hyperdocs

Minecraft Makershop: Year 2, Day 2

After recuperating from an exhausting day yesterday, I was ready for day 2 of the workshop. Something seemed to hit me though: my lessons that I had already prepared via hyperdocs weren’t good enough. I repeat, they weren’t good enough! I happened to look over my hyperdoc again this morning and it hit me: the section where I was to teach students about various build ideas was too long. I had multiple areas to cover, and if I wanted to cover them well, I couldn’t just lecture the kids forever. I also couldn’t skimp over this part, which I had improved on from last year.

With only a few hours to revamp the section, and no time to really sit and think things through, I began the process. I did what I tend to do best- change my lesson on the fly because something about it won’t work, and it took me until just then to realize it.

Originally, Activity 3’s hyperdoc called for me to teach students the following to students:

  • Shapes for foundations other than squares
  • Symmetry
  • Roofing designs
  • Floor designs
  • Layering
  • Aesthetics
  • Lighting
  • Furniture

As you can see, it’s quite a lot to take in for a middle school student. If you’re familiar with Minecraft, then you know it’s a lot to teach someone in one go. So I broke it down into parts. The section that followed this teach/learn section involved students redesigning their house. Instead of doing this whole section and then giving them free reign, I would teach one of the key points and then allow the students to work on that part for their redesign.

For example, when we talked about shapes, we had already watched a video that included this as a way to build better. The students designed the foundation for their new build on graph paper. We then worked on the sections about symmetry and roofing, did some designs on the back of the paper, and then the students took to Minecraft to design their foundation, create the supports, and then build the roof.

When it seemed like a good many of them were nearing completion, we moved into aesthetics and flooring. Students looked at some different floor designs and we talked about using graph paper to create them. They did a simple 10 x 10 design on graph paper, and then took to Minecraft to design their floor for their build. They also continued working on the other pieces as well.

By this time, the day was done. Our days have definitely flown by. I’m not using the hyperdoc format as much. I have 2 students who are homeschooled, and do not have a school GSuite account. I am still going by the lessons on there, except where I’ve made changes. Clearly, Makershop is still not to a place where I am decently satisfied with it! Since the students are rebuilding, here’s their current progress on their new designs:

(There is one more design than yesterday because an absent student showed up today.)

Overall, I like what I’m seeing from each student. In some cases, the student still chose to do their own thing, and that’s fine. Each design did incorporate the things we learned today (for the most part), so I know that it stuck!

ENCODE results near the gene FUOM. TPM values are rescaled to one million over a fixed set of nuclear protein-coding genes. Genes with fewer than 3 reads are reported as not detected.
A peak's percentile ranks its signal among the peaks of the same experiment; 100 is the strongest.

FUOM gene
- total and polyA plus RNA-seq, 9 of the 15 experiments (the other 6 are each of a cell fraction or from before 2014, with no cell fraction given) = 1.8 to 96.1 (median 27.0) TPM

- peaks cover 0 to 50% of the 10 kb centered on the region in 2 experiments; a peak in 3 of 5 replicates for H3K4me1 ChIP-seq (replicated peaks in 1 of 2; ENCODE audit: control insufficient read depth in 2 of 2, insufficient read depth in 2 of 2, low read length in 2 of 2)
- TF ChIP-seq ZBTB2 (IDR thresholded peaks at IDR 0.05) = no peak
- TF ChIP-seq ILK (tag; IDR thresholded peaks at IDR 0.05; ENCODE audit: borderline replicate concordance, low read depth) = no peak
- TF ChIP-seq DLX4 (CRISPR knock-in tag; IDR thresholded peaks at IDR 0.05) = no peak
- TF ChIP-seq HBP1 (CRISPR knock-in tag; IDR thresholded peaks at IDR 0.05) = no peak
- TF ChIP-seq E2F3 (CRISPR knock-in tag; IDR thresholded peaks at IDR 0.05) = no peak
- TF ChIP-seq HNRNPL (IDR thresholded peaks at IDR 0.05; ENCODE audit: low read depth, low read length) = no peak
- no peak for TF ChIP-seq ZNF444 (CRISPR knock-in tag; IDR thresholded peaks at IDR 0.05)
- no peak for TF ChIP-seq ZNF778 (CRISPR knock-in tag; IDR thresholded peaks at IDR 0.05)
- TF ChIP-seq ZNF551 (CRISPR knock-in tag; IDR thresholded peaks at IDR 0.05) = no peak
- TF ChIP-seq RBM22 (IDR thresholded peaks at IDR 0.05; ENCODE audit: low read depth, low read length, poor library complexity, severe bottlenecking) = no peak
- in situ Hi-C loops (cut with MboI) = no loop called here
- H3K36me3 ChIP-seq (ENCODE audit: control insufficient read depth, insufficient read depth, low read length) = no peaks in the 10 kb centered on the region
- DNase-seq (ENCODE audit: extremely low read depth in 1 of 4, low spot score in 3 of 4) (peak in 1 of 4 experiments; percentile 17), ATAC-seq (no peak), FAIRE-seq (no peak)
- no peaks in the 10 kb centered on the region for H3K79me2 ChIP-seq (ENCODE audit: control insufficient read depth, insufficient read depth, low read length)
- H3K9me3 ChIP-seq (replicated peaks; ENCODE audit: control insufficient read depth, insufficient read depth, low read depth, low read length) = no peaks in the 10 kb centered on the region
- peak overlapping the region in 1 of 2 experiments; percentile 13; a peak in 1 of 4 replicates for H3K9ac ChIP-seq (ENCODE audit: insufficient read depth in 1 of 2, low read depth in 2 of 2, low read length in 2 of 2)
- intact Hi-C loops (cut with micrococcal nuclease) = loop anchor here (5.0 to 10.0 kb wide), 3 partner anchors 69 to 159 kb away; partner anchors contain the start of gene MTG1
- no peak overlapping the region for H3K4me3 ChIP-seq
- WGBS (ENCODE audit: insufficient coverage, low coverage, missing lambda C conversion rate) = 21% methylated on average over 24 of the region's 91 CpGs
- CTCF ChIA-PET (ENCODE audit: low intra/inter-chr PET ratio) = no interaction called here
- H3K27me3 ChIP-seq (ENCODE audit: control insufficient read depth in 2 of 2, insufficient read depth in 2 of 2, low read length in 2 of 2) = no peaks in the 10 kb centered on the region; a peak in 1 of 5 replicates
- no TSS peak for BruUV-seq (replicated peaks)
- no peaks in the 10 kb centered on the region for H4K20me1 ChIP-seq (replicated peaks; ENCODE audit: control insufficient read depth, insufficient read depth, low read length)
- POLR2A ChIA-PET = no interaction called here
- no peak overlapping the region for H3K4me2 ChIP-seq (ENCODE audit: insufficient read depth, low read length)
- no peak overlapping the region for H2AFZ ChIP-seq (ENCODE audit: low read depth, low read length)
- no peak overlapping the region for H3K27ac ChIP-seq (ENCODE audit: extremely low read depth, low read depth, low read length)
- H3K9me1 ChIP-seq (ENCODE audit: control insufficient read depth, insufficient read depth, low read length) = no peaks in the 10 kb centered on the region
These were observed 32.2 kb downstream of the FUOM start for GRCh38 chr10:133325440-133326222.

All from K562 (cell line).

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Finally, we had another dance party today. This time we did two songs:

Minecraft Makershop: Year 2, Day 1

Today was the first day of KidsCollege, and I was ready to roll! In the morning I assisted with a CSI Workshop, but in the afternoon, I got my middle schoolers. I was totally ready for year 2 of Minecraft Makershop. Once again I have a small crew. I’m supposed to have 9 students, but only 7 showed up today.

After last year, I made some changes to the program. The biggest change was the switch to a hyperdoc format for the course. I designed the hyperdocs based on last year’s work, my reflections, and a need for increased focus in some areas. There is more writing this time around, and the students are kept to a tighter schedule. Increased focus incorporates more writing into the program, especially in the beginning. This year I am using the PC vanilla version of Minecraft, and my own server. I love MCProHosting for my server, and have never had any issues with them.

I started off the workshop dressed as Steve. We pick our kids up in the cafeteria, and I walked in wearing my costume. Here’s a picture from last night:

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I walked my kids to class without skipping a beat. Then we dove right in. We started off by reviewing what they already knew, and by looking at some of the amazing builds people had made in Minecraft. The kids were amazed by some of the things they had seen, and I had to remind them that many people came together to build those things, but they had all worked on their skills.

Our first lesson was on the different types of blocks and basic block combos. It’s a very quick section, as it goes over much of what they already know. However, I already know next year that I want to instead incorporate stuff from the Guide to Creative that Mojang just released. I have it, and I think it’s definitely a huge improvement over the Construction handbook. It uses the color wheel to help discuss blocks.

Once the first lesson was complete, students then set about with the first activity: They had to build a house within Minecraft. I did not change this task from last year, except maybe to make the requirements very clear: walls on all sides, a roof, a door, at least 1 window, and it had to be above ground. What I did not do (and I kick myself over this) is tell them it had to be realistic or tied to a theme (sci-fi, city, village, etc). It’s fine, and I’ve told them it would be when they do the redesign, so we’ll see what occurs.